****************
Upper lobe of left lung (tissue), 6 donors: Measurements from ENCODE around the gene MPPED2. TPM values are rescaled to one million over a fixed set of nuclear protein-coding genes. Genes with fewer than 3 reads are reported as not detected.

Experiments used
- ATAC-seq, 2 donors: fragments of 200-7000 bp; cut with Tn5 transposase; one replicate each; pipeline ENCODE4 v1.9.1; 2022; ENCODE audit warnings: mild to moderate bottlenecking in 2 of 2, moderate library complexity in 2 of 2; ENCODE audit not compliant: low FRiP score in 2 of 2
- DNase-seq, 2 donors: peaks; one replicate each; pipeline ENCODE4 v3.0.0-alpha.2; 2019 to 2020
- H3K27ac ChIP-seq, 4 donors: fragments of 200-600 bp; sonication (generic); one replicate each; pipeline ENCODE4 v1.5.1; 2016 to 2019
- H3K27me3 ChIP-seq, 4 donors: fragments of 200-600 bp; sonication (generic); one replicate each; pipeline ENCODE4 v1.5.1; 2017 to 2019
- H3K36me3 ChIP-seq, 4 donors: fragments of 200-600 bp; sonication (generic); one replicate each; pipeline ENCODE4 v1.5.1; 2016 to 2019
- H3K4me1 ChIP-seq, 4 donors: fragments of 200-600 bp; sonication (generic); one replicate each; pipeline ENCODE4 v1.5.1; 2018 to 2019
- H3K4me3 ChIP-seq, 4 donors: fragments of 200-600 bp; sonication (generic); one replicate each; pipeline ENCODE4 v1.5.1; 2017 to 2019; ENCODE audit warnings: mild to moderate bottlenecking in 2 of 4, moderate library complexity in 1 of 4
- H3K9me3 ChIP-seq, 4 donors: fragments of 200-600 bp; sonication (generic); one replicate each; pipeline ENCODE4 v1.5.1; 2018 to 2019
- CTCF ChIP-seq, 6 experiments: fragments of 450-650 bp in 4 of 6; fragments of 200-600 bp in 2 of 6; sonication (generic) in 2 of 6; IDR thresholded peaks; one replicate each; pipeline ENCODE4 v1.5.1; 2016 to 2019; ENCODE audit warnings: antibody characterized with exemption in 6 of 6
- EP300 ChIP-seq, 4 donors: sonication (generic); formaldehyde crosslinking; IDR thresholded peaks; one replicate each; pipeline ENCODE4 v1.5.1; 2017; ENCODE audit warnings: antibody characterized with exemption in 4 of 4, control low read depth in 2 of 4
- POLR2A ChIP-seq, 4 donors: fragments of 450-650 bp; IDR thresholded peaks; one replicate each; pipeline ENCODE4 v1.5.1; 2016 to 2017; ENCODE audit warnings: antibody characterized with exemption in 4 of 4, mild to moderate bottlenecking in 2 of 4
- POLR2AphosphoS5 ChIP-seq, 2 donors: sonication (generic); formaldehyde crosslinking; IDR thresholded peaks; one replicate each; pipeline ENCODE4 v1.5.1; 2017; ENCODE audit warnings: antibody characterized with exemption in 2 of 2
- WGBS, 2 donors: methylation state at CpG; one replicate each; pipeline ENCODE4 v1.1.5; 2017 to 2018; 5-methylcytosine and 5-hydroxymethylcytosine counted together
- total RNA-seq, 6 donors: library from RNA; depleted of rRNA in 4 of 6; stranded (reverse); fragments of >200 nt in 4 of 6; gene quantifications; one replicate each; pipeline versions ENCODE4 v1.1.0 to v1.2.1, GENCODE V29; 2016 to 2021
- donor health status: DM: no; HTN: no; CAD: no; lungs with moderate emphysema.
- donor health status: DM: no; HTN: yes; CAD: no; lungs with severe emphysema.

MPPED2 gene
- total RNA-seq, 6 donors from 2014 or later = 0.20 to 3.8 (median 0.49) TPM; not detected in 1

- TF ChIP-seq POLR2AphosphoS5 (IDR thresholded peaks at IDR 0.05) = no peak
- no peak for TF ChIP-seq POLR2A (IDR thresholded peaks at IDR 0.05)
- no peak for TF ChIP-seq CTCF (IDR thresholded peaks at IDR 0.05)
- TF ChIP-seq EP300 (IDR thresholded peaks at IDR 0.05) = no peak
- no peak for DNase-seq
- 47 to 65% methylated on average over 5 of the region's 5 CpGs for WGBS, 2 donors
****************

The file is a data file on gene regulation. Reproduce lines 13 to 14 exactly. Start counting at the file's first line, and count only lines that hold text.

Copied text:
- POLR2A ChIP-seq, 4 donors: fragments of 450-650 bp; IDR thresholded peaks; one replicate each; pipeline ENCODE4 v1.5.1; 2016 to 2017; ENCODE audit warnings: antibody characterized with exemption in 4 of 4, mild to moderate bottlenecking in 2 of 4
- POLR2AphosphoS5 ChIP-seq, 2 donors: sonication (generic); formaldehyde crosslinking; IDR thresholded peaks; one replicate each; pipeline ENCODE4 v1.5.1; 2017; ENCODE audit warnings: antibody characterized with exemption in 2 of 2